Book Description by Amazon:
Chevrolet’s answer to Pontiac’s GTO, the Chevelle was General Motors’ muscle car for the masses. With an abundance of Chevelles today awaiting restoration, this Motorbooks Original Series title detailing factory-correct replacement parts is sure to prove extremely valuable to enthusiasts.
The abundance of information—serial and engine numbers, paint codes, trim, options, and technical tips—featured here are essential to enthusiasts interested in achieving an authentic restoration. The author’s expert advice is sure to help readers avoid the pitfalls that can often ruin an otherwise successful restoration. Lavishly illustrated with exclusive color photography to emphasize all of the information described.
Registered: January 2001 Location: Spring Hill,FL / Yonkers,NY Posts: 497
Review Date: November 29, 2005
Would you recommend the product? Yes |
Price you paid?: None indicated
| Rating: 7
Beautiful color pictures
Not a restoration book
Not really a restoration book but more of a color series.Still a good book to have on your coffee table
Rich-L79 Super Mod
Registered: October 1999 Location: Waverly, NE USA Posts: 14035
Review Date: December 5, 2005
Would you recommend the product? No |
Price you paid?: None indicated
| Rating: 2
Nice selection of cars used in the photos
Quite a lot of factual inaccuracies
I wish I could more fully recommend this book. The new book is "Original Chevelle: 1964-1972" by Jim Schild. It really pains me to not be able to fully endorse the book and here's why:
Of all the Chevelle related books I've read, I've yet to find one that really gets most of the details right. "Chevelle: 1964-1972" by Mike Mueller is pretty to look at but got quite a bit of the data wrong, especially on the early cars, and featured some cars that have many incorrect parts and inaccurate detailing (the book is supposed to feature original or correctly restored Chevelles). Don't even get me started on inaccuracies in the restoration book by Paul Herd. So when I was approached by the author of this new book to provide some information and to make my car available for inclusion in the book I was thrilled. The author had quite a reputation of creating accurate books on Mopars so I felt optomistic we may eventually have an accurate, useful reference book on Chevelles. Unfortunately, that just didn't happen.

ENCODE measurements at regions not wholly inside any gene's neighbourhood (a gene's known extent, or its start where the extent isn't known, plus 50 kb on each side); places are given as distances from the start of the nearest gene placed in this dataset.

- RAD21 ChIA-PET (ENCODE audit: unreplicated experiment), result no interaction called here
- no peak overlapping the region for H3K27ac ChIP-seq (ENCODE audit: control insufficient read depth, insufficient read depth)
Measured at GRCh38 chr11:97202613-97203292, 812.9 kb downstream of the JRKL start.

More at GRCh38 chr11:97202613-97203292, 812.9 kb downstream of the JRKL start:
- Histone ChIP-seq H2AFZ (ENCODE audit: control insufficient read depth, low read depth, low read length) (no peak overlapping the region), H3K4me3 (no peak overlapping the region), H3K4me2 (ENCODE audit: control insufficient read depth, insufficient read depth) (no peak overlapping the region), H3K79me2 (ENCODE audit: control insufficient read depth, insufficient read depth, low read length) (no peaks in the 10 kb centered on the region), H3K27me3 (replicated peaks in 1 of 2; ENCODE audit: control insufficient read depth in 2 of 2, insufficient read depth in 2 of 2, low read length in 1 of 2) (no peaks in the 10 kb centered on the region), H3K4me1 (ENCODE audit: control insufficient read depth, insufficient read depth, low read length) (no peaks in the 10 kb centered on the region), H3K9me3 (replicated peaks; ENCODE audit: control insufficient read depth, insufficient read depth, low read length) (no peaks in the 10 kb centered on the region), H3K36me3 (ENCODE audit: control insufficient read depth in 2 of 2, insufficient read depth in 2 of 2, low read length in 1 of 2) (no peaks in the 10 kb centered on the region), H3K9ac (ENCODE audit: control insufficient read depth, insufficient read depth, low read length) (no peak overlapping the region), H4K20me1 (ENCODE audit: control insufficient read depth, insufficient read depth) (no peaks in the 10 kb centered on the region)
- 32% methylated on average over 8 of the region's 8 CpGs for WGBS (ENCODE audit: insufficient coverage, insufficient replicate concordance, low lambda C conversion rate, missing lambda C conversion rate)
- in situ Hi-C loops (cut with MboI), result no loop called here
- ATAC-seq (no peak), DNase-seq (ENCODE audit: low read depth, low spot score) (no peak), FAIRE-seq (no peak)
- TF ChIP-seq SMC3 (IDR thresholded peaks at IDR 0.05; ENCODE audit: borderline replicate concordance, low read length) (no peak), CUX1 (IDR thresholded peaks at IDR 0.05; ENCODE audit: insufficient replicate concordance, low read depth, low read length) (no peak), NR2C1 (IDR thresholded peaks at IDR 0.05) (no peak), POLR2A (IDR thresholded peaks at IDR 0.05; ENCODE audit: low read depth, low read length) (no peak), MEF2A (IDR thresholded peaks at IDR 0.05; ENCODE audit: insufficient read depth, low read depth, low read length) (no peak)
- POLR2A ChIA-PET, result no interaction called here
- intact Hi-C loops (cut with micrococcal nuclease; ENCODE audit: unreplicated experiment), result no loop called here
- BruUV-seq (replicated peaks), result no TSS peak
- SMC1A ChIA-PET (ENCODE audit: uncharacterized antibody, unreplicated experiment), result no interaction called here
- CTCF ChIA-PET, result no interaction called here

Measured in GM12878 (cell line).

It's a generally nice looking book though some of the photos of engines and interiors are rather dark, a flash when taking the photos would have helped tremendously. A lot of fine detail is lost with the photos being so dark. It is laid out with numerous "facts and figures" in the text and this is where the book really falls on it's face.
I really don't want to sound so harsh toward the author and the publisher but I feel an overriding obligation to Chevelle enthusiasts, especially those who are new to Chevelles and may wish to use books on Chevelles as a reference points, that this particular book does contain some meaningfully incorrect data. Quite a lot of it, actually.
On the positive side, the author did include a number of non-SS cars in the mix to round out the whole picture of the world of the "classic" Chevelles. No Z16 was included in the photos, though they are mentioned quite prominently in the text, which seems odd. Since the Z16s, rare as they are, are so intergral to the history of Chevelles and so different from other '65s that we should be presented with some pictures of at least one of them. There are some very nice Chevelles featured throughout the book, some of which you all may recognize from Chevell-Abration and the various Chevelle regionals, however if you are seeking a good general reference book on Chevelles you should look to other titles as this one misses the mark by quite a long ways.